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						Mwr Rothmans 924 13
Audi 1.8T-Powered Porsche 924 Rothmans Tribute

944-based Rothmans Porsche 924 tribute

By Dean Larson

Photos: Seller (Motor Werks Racing), Racingjunk.com

Now there’s a lot to unpack in that headline! Draped in the iconic Rothmans-Porsche livery, this turbo Audi-powered Porsche 924 is dripping in vintage motorsport nostalgia. And if you’re anything like me, it’s surely the newest thing you didn’t know you needed.

The description for this car on Racingjunk.com lists it as a “1987 Porsche 924 GTP ‘Rothman's Tribute’ track car,” and it’s not too difficult to trace the lineage of its inspiration. See back in the 1980s and ’90s (still the glory days of racing liveries), the Rothmans International tobacco company was synonymous with fast Porsche road racing cars. Rothmans began supporting Porsche in 1982, and they hit gold right away with a 1-2-3 finish in the 24 Hours of Le Mans with the Porsche 956. Three subsequent Le Mans victories would follow in the 1980s, in addition to the 1985 World Sportscar Championship in the 956 and 962. Also consider the Rothmans-Porsche 953 and 959 rally racers, made famous for their memorable performance in the 1986 Paris-Dakar rally.

The inspiration for a Rothmans 924 tribute livery however, can probably be credited to a number of global sports car racing series of the day, including the SCCA Escort Endurance Championship, The Rothmans Porsche Turbo Cup Series, and possibly others. The liveries were spectacular, and the racing was competitive, and the huge number of Porsche 924s and 944s on the U.S. market today makes the concept of a Rothmans tribute a real winner. But what about the Audi 1.8-liter turbocharged engine, how does that fit into the puzzle? As it turns out, there’s historical pretense for that too.

The design concept that eventually became the Porsche 924 was actually cooked up back at Volkswagen, as the company was looking for a new performance flagship for the brand. As was common practice, Porsche was contracted to design the car with one of the only constraints being the use of an existing VW/Audi inline four-cylinder engine. Porsche delivered a nicely balanced rear-drive design that utilized an Audi four-speed transaxle and the tried-and-true VW/Audi EA831 2.0-liter engine.

But by the late 1970s, the political and regulatory arenas were changing for Volkswagen, and the company decided to adopt the cheaper Scirocco design as a flagship, and “Project 425,” as it had been deemed, was scrapped for now. But that was perfect timing for Porsche, as a replacement for the entry-level 914 was needed, and the company purchased the design back from VW and put it into production starting in 1976.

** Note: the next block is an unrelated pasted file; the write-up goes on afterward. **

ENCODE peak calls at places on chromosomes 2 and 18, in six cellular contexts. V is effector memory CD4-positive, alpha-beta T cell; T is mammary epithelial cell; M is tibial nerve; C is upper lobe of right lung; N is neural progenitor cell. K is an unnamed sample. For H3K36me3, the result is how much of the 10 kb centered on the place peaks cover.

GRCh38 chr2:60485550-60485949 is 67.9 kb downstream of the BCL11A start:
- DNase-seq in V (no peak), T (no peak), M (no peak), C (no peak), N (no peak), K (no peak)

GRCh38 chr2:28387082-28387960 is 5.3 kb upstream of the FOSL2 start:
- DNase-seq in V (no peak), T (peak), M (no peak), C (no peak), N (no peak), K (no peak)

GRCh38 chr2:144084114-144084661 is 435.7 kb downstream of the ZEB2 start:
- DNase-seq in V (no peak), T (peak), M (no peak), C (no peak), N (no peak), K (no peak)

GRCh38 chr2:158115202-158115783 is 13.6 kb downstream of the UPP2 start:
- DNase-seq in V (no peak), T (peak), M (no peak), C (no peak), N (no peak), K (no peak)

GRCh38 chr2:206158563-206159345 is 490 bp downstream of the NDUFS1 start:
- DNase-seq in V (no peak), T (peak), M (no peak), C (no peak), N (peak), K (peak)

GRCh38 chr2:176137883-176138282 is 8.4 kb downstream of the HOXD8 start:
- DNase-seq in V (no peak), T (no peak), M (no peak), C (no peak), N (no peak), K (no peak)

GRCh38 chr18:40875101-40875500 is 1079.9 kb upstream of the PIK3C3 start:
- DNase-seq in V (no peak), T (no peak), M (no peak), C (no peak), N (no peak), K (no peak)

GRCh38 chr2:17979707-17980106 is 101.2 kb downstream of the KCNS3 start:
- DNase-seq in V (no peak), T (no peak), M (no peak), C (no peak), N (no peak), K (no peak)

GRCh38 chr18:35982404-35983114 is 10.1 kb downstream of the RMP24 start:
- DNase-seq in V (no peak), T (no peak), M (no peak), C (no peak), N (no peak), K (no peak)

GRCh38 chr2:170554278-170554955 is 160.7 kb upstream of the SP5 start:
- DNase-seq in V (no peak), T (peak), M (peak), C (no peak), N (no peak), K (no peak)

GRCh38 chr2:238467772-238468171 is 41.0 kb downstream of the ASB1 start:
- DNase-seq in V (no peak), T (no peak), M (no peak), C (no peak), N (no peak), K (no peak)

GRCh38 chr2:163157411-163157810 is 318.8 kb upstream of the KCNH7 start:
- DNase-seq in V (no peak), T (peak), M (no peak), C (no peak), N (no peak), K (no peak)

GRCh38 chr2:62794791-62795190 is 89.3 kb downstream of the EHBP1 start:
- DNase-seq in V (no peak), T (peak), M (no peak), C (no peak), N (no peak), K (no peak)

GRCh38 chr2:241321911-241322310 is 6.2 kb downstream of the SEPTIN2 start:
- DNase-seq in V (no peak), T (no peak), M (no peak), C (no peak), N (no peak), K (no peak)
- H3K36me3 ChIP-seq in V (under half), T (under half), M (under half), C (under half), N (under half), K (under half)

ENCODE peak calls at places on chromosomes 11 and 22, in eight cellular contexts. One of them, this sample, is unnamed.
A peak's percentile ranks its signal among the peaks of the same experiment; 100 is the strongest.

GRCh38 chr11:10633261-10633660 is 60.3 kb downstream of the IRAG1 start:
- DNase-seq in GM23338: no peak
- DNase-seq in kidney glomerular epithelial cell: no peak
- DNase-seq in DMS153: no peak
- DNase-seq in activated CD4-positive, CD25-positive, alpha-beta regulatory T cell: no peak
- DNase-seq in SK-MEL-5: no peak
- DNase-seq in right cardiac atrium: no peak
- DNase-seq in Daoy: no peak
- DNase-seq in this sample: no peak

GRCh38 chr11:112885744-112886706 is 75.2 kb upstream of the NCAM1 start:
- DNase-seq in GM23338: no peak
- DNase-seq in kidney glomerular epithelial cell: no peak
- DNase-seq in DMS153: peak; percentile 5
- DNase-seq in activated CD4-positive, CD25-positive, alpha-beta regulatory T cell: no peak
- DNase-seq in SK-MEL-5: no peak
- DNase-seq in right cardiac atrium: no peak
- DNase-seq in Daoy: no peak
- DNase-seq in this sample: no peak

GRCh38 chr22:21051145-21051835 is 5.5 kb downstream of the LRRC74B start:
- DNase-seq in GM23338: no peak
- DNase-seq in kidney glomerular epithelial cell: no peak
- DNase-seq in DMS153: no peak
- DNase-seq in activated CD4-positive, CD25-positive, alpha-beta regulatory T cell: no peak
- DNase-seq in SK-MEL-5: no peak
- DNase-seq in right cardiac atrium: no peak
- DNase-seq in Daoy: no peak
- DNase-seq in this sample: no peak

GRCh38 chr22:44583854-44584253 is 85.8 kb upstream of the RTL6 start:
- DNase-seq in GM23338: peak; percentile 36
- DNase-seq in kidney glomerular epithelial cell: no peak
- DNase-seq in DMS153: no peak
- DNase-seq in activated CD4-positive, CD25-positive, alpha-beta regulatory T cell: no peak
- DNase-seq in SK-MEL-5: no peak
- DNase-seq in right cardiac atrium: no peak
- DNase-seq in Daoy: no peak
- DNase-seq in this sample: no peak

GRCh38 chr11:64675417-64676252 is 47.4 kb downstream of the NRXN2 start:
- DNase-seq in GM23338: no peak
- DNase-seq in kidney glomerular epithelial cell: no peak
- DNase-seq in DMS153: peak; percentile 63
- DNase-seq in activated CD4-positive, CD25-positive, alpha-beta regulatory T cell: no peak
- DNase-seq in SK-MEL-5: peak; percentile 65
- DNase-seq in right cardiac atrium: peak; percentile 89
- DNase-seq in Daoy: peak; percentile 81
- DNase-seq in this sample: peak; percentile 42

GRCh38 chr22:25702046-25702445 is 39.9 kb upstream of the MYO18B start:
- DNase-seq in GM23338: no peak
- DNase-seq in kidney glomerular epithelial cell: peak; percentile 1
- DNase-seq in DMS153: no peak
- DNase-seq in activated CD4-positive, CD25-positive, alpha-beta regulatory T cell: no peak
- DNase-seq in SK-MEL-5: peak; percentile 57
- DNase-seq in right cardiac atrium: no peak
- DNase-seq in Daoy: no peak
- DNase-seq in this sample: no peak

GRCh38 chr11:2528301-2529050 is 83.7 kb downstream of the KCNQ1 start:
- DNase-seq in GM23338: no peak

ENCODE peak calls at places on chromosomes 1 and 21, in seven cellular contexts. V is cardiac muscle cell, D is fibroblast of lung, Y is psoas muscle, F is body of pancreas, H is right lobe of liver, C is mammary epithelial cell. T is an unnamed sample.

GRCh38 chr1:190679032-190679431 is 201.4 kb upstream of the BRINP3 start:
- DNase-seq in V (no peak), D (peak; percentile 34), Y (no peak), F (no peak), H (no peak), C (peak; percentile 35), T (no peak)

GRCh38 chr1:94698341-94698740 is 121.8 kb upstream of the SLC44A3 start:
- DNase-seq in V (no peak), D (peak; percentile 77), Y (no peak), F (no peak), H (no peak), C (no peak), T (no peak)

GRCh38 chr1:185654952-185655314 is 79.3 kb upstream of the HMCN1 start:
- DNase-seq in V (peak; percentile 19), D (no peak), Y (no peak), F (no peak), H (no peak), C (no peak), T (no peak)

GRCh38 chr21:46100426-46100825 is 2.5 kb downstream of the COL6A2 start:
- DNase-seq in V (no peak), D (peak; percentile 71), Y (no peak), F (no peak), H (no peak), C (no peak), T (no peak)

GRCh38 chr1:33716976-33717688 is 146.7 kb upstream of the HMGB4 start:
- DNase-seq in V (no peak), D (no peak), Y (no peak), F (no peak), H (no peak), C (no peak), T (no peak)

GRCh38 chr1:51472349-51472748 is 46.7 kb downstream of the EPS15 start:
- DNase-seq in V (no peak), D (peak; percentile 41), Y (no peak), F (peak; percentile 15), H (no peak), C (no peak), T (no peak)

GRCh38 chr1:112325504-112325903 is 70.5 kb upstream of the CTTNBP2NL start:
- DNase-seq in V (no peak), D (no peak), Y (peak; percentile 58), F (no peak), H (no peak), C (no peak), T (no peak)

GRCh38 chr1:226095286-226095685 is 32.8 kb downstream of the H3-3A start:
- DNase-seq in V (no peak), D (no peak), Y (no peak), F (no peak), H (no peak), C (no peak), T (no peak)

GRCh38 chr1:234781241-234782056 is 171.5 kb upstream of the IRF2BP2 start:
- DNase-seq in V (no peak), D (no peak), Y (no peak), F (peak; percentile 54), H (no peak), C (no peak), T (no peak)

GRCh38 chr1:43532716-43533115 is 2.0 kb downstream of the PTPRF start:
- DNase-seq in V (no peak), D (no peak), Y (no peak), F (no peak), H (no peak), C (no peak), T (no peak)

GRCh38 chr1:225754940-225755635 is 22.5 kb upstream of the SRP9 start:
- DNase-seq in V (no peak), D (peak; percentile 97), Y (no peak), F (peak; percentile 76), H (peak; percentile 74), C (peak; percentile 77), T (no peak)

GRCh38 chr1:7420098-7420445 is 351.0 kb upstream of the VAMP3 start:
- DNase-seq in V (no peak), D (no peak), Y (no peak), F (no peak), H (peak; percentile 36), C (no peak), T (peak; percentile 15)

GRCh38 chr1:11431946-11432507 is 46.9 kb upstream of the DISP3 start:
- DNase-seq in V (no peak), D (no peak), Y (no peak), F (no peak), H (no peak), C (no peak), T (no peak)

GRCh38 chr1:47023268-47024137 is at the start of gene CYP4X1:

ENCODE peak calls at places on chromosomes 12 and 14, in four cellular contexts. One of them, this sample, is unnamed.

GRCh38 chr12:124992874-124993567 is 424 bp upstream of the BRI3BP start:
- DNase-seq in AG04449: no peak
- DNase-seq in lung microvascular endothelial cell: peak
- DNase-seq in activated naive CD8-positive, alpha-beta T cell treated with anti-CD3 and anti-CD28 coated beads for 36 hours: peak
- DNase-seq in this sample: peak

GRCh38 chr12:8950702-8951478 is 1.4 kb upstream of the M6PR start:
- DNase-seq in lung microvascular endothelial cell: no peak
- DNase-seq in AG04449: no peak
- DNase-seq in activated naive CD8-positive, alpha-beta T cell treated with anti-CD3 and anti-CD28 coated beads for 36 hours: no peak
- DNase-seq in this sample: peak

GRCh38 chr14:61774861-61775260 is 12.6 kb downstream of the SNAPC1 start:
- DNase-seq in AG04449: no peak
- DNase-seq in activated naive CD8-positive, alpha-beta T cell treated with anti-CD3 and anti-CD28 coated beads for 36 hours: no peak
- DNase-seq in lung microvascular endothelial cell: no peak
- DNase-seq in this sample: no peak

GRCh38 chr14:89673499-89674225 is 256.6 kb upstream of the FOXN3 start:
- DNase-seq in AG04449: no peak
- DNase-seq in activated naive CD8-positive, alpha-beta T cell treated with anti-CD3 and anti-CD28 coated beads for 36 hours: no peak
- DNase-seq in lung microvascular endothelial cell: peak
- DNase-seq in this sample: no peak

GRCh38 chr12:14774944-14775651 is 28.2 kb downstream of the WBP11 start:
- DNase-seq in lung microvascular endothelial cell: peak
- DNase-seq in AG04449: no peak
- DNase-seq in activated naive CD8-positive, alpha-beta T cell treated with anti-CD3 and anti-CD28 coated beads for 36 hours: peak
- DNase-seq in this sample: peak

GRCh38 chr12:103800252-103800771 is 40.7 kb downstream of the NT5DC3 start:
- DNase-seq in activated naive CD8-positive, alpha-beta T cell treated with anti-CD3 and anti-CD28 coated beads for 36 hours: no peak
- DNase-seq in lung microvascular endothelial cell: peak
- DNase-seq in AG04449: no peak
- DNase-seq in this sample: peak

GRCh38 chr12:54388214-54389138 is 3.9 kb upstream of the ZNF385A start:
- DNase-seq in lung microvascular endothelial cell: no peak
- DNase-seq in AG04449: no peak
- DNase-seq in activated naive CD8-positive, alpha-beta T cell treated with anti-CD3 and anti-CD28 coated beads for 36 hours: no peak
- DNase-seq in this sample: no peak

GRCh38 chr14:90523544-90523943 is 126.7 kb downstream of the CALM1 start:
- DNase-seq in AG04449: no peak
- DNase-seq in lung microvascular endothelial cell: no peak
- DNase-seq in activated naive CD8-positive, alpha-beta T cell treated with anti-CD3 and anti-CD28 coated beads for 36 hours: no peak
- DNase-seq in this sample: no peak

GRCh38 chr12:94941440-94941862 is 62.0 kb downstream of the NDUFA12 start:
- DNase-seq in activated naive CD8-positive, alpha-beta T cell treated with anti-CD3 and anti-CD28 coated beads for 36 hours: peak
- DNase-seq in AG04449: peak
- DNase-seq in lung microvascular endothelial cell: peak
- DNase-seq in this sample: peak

By the early 1980s, VW was ending production of the old 2.0-liter block though, and Porsche planned to replace it with a new all-alloy four-cylinder engine that was based on the 928’s 5.0-liter V8 geometry. Porsche debuted the car at the 1981 Le Mans event, calling it the 924 GTP Le Mans. This new model was based on the 924 Carrera GT Le Mans from the previous year, but with the new Porsche 2.5-liter engine and a single KKK turbocharger producing 414 hp. The car achieved seventh position overall in the event, and won the GTP+ 3.0 category.

Proven on the track, Porsche introduced a new street-legal, mid-level model of the car with the 2.5-liter Porsche engine in 1982, calling it the 944. Production of the 924 would continue until 1988 as a true entry model though, with a switch to a detuned version of the 2.5-liter Porsche engine after 1984.

Now that was quite the history lesson, but it still doesn’t totally wrap up the rationale for the 1.8T Audi engine in this stellar Rothmans tribute car. The answer though, comes down to a simple comparison of weight, technology and horsepower.

See the Audi 1.8T swap is something of a specialty for Motor Werks Racing, and they claim that it’s a smart upgrade for performance in Porsche 924s and 944s. The reasoning for which, starts weight, advanced ECU tunability and the engine’s modern twin-cam, five-valve cylinder head. With stage 1 mods, MWR makes 275 hp with the 1.8T, a healthy increase over the 944 and 944 Turbo, but MWR claims they can turn the wick up to a reliable 600 hp. MWR's stage 1 engine also weighs in at 147 pounds less than a standard 944 engine, and 205 pounds less than the 944 Turbo.

By this point I’m sure it’s all starting to click, and you start to see just how impressive this MWR 924 tribute car is. This model has been tuned to 450 hp and 395 lb-ft with an 8,000-rpm rev limit. It’s based on an ’87 944 chassis with extensive modifications and GTP body panels. The suspension consists of full Delrin bushings, remote-reservoir shocks, camber plates and MWR’s own adjustable control arms.

Weighing just 2,050 pounds with 450 hp on tap, this has to be a serious animal on the track, and I’m sure you’ll agree, a fitting tribute to the storied history of Porsche and Audi. See the MWR Porsche 924 here on Racingjunk.com.

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